- Abstract: Through a year-long Fellows program and a conference, we will explore issues related to the increasing use of data and predictive analytics in higher education in general, and UC/UCSC instructional settings in particular. To that end, we aim at increasing awareness about and generating solutions for the ethical and practical implications associated with the use of big data, artificial intelligence, and learning analytics in instructional settings. With whom should data representing student or instructor outcomes be shared? How should it be represented so as to be maximally useful? What do institutions involved in student success efforts do with such data once they have it? To what extent do individual instructors need to be versed in and capable of translating such data into instructional choices (the “what now”)? Whose responsibility is it to train faculty and staff to effectively and ethically use such data? Do predictive analytics in instructional settings really improve student outcomes and close equity gaps? What will the consequences be for faculty at research universities of expecting a much more granular, targeted relationship to ensuring the learning of individual students than faculty have been held to in the past? Should faculty be expected to become experts in using data to promote student learning, and might these new expectations deter first-rate researchers from choosing an academic career? Over the course of the year, we will host the Fellows program and conference as well as to conduct a companion research project focused on understanding the role of data and learning analytics from the faculty and staff perspectives. We will generate a white paper on best practices for the use of such data in instructional settings, two case studies for wider dissemination, and a research-based article while deepening and broadening the conversation around ethics and data analytics across the UC and beyond. This work will serve as the basis for a future grant application, likely to a solicitation associated with the “Future of Work” Big Idea at the National Science Foundation.
- Title: Diversion and Recovery of PLA Plastic from the UC Santa Cruz Waste Stream
- PIs: Scott Oliver, PBSci – Chemistry & Biochemistry; Narges Norouzi, BSOE – Computer Science and Engineering; and Tamara Ball, Social Sciences – Institute for Scientist & Engineer Educators
- Abstract: This project seeks to divert polylactic acid (PLA) plastic from recycling and waste streams at UC Santa Cruz. PLA is now a common food and drink container but is not recyclable and in fact becomes a contaminant when mixed with other thermoplastics. Our multidisciplinary research team will use a combination of chemistry, materials science, computer science and social science to address this growing, expensive problem. The project will support four complementary areas of work: supply chain analysis and information management, chemistry and materials science, waste diversion, and material recovery. The end goal is to keep a greater percentage of PLA material on campus and avoid the economic and ecological costs of shipping to our local landfill (or worse, overseas). A mobile app supporting point-source waste audits will be developed to document pre- and post-intervention conditions of UC Santa Cruz waste management. Data collected through the mobile app will be crucial to determine the economy of scale and volume of material needed to sustain this alternative supply chain. The team will develop techniques to de-polymerize or prepare for extrusion to filament feedstock, which will be tested on a dedicated 3D printer provided by the Sustainability-Lab. Market analysis will determine the economy of scale required to produce and sell filament below market price to users across the UC system, while providing a future revenue stream for the project. Reclaiming and dispersing low-cost PLA feedstocks can support innovation while avoiding contamination and achieving waste diversion goals across UC campuses.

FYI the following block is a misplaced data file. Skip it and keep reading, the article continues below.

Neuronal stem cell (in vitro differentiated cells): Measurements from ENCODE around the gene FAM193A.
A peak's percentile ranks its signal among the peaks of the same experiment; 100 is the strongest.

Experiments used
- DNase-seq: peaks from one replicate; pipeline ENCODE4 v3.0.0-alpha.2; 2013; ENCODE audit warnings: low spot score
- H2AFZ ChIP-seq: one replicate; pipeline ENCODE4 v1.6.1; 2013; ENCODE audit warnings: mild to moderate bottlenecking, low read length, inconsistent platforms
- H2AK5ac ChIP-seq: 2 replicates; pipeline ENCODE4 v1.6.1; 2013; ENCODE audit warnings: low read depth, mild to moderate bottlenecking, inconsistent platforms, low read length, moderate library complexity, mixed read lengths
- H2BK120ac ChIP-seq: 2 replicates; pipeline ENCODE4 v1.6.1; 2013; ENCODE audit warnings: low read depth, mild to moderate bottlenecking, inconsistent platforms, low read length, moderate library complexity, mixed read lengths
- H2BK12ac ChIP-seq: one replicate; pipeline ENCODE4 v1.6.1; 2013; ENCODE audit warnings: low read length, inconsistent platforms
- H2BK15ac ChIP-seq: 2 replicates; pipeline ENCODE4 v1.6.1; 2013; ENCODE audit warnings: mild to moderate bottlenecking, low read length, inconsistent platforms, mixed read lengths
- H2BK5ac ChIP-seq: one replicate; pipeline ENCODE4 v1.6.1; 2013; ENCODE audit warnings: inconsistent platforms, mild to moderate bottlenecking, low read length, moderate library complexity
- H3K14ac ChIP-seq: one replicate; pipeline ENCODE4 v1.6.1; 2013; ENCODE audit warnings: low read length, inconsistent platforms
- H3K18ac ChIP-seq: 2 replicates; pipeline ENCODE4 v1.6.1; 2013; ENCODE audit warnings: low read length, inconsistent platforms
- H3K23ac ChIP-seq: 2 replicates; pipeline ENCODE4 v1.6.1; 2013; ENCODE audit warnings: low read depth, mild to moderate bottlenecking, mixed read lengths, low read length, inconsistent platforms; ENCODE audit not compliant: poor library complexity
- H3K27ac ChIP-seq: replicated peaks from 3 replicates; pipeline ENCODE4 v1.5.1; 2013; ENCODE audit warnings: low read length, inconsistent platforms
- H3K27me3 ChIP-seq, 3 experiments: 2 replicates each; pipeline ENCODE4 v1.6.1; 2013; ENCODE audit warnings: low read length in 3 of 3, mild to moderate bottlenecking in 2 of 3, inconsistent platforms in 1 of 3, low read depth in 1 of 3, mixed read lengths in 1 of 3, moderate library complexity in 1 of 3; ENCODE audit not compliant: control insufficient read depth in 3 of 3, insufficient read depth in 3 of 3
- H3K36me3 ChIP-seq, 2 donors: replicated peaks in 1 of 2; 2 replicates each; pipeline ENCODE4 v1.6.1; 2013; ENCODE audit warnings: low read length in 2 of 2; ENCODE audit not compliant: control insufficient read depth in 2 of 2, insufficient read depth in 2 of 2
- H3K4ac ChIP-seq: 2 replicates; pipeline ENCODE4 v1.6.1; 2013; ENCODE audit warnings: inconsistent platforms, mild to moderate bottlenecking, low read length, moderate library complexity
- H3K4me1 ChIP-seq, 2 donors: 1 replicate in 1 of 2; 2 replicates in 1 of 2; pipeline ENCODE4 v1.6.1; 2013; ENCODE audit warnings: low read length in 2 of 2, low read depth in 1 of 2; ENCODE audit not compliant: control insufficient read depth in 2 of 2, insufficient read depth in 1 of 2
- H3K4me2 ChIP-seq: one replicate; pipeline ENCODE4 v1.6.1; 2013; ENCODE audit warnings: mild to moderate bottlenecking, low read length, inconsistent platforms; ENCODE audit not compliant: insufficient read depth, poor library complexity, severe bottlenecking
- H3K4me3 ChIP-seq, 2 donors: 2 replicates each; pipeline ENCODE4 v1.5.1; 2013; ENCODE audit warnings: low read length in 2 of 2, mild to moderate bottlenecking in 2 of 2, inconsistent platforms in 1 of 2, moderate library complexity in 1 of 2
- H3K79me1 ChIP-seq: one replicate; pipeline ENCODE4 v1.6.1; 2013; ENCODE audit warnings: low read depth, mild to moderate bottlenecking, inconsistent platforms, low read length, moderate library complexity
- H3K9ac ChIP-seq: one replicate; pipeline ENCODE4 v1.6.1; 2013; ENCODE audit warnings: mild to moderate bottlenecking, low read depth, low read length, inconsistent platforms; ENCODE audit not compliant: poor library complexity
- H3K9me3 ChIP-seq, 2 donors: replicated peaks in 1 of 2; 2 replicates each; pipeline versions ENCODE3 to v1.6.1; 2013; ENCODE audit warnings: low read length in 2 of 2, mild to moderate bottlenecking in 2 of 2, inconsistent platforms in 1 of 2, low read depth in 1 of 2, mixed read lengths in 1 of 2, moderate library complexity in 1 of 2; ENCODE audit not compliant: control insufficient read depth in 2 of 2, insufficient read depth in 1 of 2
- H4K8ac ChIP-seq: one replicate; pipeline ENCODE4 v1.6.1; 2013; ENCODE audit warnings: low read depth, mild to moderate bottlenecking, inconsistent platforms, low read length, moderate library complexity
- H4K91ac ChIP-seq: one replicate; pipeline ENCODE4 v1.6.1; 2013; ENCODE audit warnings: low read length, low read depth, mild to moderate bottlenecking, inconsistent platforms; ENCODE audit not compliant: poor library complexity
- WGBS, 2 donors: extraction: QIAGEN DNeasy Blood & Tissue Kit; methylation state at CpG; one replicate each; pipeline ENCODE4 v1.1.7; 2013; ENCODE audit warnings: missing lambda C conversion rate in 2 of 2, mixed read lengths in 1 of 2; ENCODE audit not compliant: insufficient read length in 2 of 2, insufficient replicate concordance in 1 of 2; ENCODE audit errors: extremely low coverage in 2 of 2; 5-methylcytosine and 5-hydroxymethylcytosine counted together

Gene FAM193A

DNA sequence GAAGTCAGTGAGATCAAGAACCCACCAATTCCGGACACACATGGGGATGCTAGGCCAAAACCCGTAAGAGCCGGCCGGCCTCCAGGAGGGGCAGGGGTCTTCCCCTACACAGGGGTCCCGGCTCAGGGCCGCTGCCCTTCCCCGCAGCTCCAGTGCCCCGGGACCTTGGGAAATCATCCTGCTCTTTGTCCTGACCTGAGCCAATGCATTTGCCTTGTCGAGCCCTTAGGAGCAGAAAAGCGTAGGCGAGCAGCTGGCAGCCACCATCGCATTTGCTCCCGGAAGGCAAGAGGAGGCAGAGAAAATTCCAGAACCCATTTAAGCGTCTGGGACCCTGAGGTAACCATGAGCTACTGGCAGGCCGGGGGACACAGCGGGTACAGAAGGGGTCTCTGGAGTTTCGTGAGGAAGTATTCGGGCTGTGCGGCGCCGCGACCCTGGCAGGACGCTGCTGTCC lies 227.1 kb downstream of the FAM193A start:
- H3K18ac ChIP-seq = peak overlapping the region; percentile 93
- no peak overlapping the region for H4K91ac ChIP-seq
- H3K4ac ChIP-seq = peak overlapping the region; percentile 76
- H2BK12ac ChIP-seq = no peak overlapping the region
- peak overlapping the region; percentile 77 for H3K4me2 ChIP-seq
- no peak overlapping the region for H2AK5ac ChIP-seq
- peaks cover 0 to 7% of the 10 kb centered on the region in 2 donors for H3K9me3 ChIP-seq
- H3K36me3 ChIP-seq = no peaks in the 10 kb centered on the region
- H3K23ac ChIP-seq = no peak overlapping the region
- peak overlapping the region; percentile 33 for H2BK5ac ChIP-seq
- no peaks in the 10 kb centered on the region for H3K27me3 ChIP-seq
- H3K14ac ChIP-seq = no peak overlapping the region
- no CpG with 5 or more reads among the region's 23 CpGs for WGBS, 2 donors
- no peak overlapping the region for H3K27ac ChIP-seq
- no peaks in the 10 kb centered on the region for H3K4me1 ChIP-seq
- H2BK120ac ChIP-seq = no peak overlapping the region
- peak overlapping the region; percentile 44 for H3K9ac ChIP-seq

For more information on the program, visit: https://citris.sites.ucsc.edu/ucsc-campus-seed-funding/
For more information on future editions of the program please contact us at firstname.lastname@example.org.
The Center for Information Technology Research in the Interest of Society (CITRIS) and the Banatao Institute drive interdisciplinary innovation for social good with faculty researchers and students from four University of California campuses – Berkeley, Davis, Merced, and Santa Cruz – along with public and private partners. Find out more at CITRIS.sites.UCSC.edu and CITRIS-UC.org.